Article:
Thanks for sharing your thoughts, Alan. I was looking forward to your notes. I love the title you gave the review!

Thanks Mark, glad you like it!


Nose: crème Brule with lemon rind on top. Coconut. And a lot of vanilla. Youthful, and very strong on the nose, it takes a but of water with grace, and some time in the glass. I also suggest to let it sit in the glass so you can nose it better, especially if you are new to whisky.

Palate: Banana loti (you know the stuff you eat in Thailand) Powerful ginger spice lemon combo. Wood and sherry. Chewable and intense. That’s why I love cask strength. This is great. After some time in the glass. Mango !!

Finish: medium. Cocoa powder. Wood. Nuts.

In two words : I LIKE! , this is very good, a young, full of flavours, fruit and exotica.A cracker of a dram, which at a good price. I need me some of this.

Whisky distilleries, i do hope you will learn that we are looking for cask strength expressions. 40% doesn’t do it to whisky anoraks these days, right?

I do hope many distilleries will follow and release cask strength, even at a young age, so we can experience the true flavour of undiluted goodness.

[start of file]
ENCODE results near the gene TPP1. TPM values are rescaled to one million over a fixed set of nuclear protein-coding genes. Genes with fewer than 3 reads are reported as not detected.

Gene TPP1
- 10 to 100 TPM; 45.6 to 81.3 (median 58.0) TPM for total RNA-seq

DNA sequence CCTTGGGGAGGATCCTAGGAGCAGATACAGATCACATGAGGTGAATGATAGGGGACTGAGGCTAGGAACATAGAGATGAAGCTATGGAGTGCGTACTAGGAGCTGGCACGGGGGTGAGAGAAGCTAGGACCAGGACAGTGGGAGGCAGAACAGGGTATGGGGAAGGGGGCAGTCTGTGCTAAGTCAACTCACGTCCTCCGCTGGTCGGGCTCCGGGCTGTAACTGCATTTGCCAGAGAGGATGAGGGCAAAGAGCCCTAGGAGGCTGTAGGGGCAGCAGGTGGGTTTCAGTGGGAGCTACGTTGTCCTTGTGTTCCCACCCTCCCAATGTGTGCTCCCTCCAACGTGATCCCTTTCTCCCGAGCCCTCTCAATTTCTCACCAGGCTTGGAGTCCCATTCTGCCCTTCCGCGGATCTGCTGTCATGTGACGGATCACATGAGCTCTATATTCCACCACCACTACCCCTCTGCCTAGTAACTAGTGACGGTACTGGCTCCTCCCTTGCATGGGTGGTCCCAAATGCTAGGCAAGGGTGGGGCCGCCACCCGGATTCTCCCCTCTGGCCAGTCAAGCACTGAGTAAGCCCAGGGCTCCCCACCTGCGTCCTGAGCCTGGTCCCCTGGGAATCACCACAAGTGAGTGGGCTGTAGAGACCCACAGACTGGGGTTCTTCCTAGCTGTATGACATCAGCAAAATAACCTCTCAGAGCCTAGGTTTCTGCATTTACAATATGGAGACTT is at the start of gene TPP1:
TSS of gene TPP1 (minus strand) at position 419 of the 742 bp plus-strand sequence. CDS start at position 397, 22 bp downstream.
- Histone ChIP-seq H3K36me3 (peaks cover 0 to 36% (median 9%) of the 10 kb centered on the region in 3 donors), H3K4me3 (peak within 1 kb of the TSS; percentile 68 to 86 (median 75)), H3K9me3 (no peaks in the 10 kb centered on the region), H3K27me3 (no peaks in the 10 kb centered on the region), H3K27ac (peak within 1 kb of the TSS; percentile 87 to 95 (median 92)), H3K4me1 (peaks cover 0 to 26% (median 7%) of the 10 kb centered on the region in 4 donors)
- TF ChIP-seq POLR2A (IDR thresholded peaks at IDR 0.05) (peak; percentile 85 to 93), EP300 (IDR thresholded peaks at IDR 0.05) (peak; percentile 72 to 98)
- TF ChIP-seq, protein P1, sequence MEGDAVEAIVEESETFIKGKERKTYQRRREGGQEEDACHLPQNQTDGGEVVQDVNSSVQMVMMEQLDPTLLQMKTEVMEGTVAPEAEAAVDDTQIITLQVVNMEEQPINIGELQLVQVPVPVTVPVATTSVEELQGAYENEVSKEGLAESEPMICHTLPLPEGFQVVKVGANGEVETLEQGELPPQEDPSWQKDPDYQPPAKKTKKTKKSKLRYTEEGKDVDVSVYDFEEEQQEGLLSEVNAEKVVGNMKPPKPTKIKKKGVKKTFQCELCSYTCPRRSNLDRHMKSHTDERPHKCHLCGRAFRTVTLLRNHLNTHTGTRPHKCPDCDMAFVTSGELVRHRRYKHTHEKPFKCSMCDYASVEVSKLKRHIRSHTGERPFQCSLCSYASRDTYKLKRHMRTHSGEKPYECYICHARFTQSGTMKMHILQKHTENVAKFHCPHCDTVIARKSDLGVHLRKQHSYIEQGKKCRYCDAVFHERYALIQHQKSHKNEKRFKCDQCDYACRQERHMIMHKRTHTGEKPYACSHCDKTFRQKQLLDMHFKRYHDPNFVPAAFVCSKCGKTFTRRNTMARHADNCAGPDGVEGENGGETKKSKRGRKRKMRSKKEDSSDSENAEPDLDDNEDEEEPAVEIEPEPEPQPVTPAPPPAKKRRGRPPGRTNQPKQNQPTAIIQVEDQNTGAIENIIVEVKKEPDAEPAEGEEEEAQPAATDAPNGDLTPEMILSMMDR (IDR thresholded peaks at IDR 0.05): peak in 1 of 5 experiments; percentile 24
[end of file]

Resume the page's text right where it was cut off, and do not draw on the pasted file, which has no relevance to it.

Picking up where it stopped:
I see you have started tasting the samples I've sent you. Good man. I'm glad the Valinch is so much to your liking. It's become one of my go-to-before-dinner drams.


The name 'Valinch' is easily explained, as it's the name of the copper pipette used to draw the whisky straight from the cask. The Valinch has no age statement, which means it's rather young. It is in fact the cask strength version of the popular Classic. I got to taste this just after it's release during my visit to the distillery in 2011. It's a limited release.

The nose burst with sweet vanilla, as we are used to from young Auchentoshan. And there is a sweet touch of citrus as well. Crème brûlée and some fresh barley.